Arguably, however (and it's certainly arguable, I'm sure many readers would disagree, and so might the author), Daddy Glen isn't the only villain in this story. Because Bone's mother sees him physically punish her, and she gets angry at him and leaves him... and then goes back. Then Bone is beaten black and blue, and her mother feels terrible and regretful (especially after Bone's aunts and uncles find out what he did to her).... and then she goes back. And then when Daddy Glen loses it completely and crosses the last moral event horizon.... Bone's mother makes the choice that will brand their relationship forever.

    The escalations are part of the developing plot, but more subtle is the realization that Bone's mother - a nice lady, a loving mother, a poor young mother in a tough spot, a mother who clearly loves her daughter - is making a choice, and she makes it repeatedly, until finally the reader, like Bone, has to confront the fact that her mother is making it knowingly. All the regret and tears in the world won't change that.

    There is nothing cheering or uplifting in this book, yet I wouldn't say it's completely dark. Bone is a tough kid and she'll survive, but her future is unmapped. We don't know how she'll come out of this. It's easy to picture her actually being the grown woman who rises above her abusive childhood and becomes a better mother to her own kids, or maybe she never becomes a mother at all, throwing herself into other endeavors. But it's also easy to picture Bone falling into the same trap her mother did, or worse, becoming that other modern stereotype of poor white trash, turning into a meth addict who chalks up as many abortions as she does boyfriends. Either path is easy to see, and I think the author ended the book perfectly at the point where we can only wonder.

    6 of 6 people found this review helpful
  •  
    C D 09-04-17
    C D 09-04-17
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    "Enjoyable "

    At first I didn't think I would like it, but soon I couldn't stop listening to the story.

    0 of 0 people found this review helpful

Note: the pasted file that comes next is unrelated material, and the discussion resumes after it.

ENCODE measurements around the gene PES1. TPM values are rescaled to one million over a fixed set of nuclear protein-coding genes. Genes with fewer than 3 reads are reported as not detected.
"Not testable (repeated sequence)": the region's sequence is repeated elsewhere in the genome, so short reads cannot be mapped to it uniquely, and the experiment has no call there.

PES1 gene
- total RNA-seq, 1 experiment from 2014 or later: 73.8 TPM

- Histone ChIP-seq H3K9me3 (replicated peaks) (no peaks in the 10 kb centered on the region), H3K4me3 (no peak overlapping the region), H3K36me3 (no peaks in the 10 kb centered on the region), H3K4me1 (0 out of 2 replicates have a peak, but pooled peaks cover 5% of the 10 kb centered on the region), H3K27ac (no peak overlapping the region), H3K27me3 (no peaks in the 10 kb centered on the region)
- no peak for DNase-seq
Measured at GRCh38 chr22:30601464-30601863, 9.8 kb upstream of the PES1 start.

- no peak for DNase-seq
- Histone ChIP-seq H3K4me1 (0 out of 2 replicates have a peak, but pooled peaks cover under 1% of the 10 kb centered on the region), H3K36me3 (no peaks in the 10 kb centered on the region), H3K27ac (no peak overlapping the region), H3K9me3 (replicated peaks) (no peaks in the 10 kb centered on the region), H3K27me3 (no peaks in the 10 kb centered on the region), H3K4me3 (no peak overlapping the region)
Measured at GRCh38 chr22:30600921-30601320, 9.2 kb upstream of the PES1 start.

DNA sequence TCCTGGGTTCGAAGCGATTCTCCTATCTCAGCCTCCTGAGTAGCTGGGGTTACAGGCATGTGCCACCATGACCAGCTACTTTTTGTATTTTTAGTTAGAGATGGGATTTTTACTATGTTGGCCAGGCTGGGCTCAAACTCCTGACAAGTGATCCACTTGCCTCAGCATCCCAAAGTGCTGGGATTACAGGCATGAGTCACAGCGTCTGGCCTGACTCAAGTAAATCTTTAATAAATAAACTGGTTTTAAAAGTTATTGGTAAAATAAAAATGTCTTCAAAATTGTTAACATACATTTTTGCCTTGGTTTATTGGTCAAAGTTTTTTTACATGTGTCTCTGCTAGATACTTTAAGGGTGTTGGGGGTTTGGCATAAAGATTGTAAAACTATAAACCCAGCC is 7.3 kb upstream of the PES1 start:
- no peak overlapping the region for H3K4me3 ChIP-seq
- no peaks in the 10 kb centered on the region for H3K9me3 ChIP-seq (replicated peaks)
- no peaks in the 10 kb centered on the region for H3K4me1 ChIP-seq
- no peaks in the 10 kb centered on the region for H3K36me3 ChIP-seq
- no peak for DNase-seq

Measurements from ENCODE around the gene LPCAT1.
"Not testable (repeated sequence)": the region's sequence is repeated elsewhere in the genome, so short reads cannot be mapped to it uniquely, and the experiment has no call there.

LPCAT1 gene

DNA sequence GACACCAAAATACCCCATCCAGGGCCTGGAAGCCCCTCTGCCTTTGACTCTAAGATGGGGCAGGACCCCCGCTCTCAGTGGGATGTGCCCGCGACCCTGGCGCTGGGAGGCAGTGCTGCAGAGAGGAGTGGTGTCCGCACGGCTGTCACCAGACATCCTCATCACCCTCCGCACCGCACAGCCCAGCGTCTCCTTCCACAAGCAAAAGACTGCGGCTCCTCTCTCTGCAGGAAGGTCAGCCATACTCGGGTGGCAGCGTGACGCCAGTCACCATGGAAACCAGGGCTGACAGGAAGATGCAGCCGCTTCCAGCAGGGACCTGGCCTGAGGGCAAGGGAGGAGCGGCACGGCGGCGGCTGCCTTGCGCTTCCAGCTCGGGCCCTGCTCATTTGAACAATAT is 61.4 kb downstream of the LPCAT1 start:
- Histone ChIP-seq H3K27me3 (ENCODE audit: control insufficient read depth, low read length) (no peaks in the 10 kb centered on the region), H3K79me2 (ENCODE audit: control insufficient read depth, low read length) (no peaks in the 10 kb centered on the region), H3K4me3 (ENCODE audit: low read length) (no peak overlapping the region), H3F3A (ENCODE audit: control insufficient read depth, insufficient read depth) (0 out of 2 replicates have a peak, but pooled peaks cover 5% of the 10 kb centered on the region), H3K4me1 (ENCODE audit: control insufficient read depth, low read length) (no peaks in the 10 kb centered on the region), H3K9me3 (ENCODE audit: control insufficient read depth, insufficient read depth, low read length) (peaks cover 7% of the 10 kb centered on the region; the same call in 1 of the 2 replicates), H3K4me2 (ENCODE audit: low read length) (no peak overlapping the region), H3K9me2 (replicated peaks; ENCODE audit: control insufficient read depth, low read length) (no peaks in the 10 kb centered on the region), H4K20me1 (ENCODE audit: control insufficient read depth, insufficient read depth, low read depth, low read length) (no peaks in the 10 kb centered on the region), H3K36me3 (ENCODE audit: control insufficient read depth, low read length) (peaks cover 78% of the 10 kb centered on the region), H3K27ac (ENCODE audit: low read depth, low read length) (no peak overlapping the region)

•  
    Turk70 fairhope,al 36533 08-12-17
    Turk70 fairhope,al 36533 08-12-17 Member Since 2011
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    "Banned books"

    This book should never be banned. Our children need to know, they are not alone with their secrets.

    0 of 0 people found this review helpful
  •  
    Linda 07-21-17
    Linda 07-21-17 Member Since 2011
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    "Found this book to be profound."

    I put off listening to this book, but so glad I finally did. It's rare I would call a novel 'profound,' but this one fills the bill. It is a 'novel,' as the author reminds us in the Afterward. However, I felt as if I were living the real life of a southern family and the abused child of one of their members. Mamma dearly loved her baby girl, born out of wedlock at a time and place where that was not generally accepted by society. Illegitimate was stamped on her child's birth certificate. Mamma later married and had another baby girl. Things were idyllic for a while until tragedy struck and she lost her husband. A few years later she remarried and the stepfather entered the picture. Life was good for this new family for a while, but gradually began to unravel as difficulties came along. This is a story that echos the real life struggles and cruelty and frailties of too many of us. As one man told the author years later ...You told my story. I'm sure many of us could say the same thing. Moving and profound in its message.

    0 of 0 people found this review helpful
  •  
    That Adler Woman 06-29-17
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    "Required Reading"

    Read Hillbilly Eligy, then read this novel, then ask yourself how we as a society can support positive change.

    0 of 0 people found this review helpful
  •  
    J. Quigley 06-05-17
    J. Quigley 06-05-17
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    "Depressing"

    From beginning to end it made me horribly sad.
    The writing itself was very good, but I listen for joy, not to be brought down.

    0 of 0 people found this review helpful
  •  
    Shawn 05-24-17